Stem cell transplants are not frequently offered to older patients with high-risk myelodysplastic syndromes (MDS). According to a study from the Blood and Marrow Transplant Clinical Trials Network (BMTCTN 1102), these patients may indeed achieve a survival benefit from stem cell transplant.
As reported by Corey Cutler, MD, MPH, of Dana-Farber Cancer Institute, and colleagues at the 2020 American Society of Hematology (ASH) Annual Meeting & Exposition, reduced-intensity allogeneic hematopoietic stem cell transplant from compatible donors improved the survival rate of patients aged 50 to 75, without compromising quality of life (Abstract 75). At 3 years, 48% of patients for whom donors were identified were alive, compared with 27% without donors.
In an as-treated analysis of patients who actually underwent transplant, the benefit was even greater. Transplants also led to more patients being free of leukemia at 3 years, Dr. Cutler reported.
Corey Cutler, MD, MPH
Robert A. Brodsky, MD
“It is critical in myelodysplasia that patients are at least offered a chance for transplantation…The results of our study should allow all patients who are potentially eligible for transplant to have a meaningful conversation about it,” said Dr. Cutler in a press briefing prior to his presentation.
Press briefing moderator Robert A. Brodsky, MD, ASH Secretary and Professor of Medicine and Oncology and Director of the Division of Hematology at Johns Hopkins School of Medicine, considered the results to be practice-changing. “Bone marrow transplant will be the standard of care, rather than drug therapy, for those high-risk [patients with] MDS who can receive a transplant,” he said.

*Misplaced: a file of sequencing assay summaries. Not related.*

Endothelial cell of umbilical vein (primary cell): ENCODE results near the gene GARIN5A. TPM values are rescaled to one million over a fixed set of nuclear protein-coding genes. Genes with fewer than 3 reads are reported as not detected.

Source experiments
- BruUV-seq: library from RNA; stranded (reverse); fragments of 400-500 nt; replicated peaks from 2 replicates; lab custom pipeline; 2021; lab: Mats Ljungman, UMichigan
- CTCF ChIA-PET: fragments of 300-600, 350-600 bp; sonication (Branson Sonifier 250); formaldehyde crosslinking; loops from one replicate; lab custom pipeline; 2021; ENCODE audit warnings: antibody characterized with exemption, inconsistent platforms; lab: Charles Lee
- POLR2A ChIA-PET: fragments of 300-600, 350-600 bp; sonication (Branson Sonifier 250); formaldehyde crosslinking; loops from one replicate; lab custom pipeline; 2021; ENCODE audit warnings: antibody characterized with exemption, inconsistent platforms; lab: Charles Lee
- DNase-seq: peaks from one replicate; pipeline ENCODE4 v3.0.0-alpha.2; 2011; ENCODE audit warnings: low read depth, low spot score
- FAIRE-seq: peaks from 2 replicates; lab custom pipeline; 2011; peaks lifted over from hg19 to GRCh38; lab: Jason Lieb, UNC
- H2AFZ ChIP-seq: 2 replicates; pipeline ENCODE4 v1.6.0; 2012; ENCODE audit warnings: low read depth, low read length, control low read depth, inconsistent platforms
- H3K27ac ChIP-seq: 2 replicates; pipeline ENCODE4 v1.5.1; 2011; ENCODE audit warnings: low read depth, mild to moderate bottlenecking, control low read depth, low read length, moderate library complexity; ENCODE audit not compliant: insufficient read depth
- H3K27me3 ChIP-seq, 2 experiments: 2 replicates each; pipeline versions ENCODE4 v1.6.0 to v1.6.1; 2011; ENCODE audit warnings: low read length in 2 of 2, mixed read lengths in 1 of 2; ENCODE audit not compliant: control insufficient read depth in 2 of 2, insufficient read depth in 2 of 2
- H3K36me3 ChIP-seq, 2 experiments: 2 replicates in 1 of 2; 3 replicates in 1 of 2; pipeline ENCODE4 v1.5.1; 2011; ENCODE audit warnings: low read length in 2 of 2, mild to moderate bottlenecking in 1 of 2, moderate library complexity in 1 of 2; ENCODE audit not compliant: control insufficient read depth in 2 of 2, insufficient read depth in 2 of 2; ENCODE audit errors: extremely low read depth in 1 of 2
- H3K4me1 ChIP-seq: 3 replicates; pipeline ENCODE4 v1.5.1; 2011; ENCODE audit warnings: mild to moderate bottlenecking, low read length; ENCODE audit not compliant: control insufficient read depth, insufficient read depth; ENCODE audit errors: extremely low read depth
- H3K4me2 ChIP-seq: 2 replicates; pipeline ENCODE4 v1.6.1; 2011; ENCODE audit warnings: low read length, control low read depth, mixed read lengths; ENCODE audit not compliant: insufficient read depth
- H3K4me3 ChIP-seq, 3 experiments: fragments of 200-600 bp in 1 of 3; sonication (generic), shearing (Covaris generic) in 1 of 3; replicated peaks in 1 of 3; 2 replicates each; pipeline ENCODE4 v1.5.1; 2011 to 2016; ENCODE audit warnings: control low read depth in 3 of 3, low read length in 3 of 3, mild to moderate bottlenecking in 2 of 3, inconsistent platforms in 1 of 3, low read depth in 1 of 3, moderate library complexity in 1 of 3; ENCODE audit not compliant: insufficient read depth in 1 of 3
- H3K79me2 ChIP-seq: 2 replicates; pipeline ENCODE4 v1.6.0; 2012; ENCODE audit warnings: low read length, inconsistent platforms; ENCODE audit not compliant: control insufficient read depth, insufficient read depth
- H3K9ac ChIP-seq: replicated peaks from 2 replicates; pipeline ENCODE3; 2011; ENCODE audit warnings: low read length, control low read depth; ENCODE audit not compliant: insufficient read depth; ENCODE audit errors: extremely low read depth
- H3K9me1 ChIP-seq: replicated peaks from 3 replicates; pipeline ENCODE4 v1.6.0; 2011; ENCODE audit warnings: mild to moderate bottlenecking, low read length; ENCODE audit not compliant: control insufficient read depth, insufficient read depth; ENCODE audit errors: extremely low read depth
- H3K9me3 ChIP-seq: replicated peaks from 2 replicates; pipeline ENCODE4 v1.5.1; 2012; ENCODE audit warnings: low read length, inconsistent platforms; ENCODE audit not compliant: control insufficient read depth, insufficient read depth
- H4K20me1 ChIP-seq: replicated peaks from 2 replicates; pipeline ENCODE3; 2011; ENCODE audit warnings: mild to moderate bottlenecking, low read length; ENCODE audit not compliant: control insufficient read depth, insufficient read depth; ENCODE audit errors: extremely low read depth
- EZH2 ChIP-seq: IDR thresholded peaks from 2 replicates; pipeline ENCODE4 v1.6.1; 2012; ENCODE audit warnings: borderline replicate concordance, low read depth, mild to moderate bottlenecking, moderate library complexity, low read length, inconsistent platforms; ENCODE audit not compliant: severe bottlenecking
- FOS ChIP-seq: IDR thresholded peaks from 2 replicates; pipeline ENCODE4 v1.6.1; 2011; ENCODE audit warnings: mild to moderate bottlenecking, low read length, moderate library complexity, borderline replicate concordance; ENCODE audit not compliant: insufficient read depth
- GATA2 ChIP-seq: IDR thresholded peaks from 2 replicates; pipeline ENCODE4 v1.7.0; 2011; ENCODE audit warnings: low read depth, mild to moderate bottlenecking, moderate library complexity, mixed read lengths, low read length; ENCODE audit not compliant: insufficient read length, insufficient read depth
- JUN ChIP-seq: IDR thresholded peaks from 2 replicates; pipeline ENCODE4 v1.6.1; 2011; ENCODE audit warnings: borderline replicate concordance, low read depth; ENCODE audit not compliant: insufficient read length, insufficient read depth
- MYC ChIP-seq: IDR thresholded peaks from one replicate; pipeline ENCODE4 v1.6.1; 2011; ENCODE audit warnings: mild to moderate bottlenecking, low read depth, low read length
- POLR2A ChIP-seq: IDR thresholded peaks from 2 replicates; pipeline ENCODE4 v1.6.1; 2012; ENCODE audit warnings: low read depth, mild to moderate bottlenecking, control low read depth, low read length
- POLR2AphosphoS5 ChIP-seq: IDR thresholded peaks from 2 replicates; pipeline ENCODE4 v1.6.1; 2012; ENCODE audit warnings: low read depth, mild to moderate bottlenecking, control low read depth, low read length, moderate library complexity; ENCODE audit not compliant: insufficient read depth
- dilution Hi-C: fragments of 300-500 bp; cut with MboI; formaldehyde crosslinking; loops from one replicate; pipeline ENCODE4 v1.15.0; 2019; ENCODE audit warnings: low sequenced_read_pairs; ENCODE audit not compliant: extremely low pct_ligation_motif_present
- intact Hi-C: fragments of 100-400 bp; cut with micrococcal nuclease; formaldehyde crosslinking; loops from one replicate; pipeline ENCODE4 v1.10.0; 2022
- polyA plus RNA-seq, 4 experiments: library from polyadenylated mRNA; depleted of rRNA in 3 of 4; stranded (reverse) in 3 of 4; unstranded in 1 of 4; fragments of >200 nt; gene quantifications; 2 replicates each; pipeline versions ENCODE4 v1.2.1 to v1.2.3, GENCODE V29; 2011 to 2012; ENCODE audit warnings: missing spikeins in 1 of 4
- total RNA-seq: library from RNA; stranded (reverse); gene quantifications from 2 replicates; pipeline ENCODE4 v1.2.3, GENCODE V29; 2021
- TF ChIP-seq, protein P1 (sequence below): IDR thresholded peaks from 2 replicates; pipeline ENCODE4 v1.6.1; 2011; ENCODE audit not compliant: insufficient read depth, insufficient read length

BMTCTN 1102 was a multicenter study that involved 384 patients who were referred to transplant centers, which searched for suitable stem cell donors for them. Assignment to hematopoietic stem cell transplant (HCT) or no transplant was based on high-resolution typing to identify 8/8 human leukocyte antigen (HLA)-matched related or unrelated donors.
Enrolled patients were age 50 to 75; had primary intermediate-2 or high-risk MDS by the International Prognostic Scoring System (IPSS); and were candidates for traditional reduced-intensity transplantation. The primary endpoint was adjusted 3-year overall survival (to account for the potential bias that could result from the biologic assignment). Adjustments were made for age, sex, performance status, disease stage, comorbidities, IPSS score, MDS duration, and response to hypomethylating agents.
Investigators also analyzed 3-year leukemia-free survival; a sensitivity analysis that excluded subjects who died or withdrew before finding a donor during the 90-day search period and an as-treated analysis were also conducted. Additionally, researchers analyzed quality of life and cost-effectiveness.
The 260 patients who were matched with a donor within 90 days were assigned to undergo HCT; the other 124 patients received standard supportive care—mainly, treatment with hypomethylating agents.
Survival Benefit With Transplant
Approximately 3 years after enrolling in the trial, 47.9% of patients slated for transplant were alive, compared to 26.6% of those for whom no donor was found. The absolute improvement in overall survival was 21.3% (P = .0001), Dr. Cutler reported.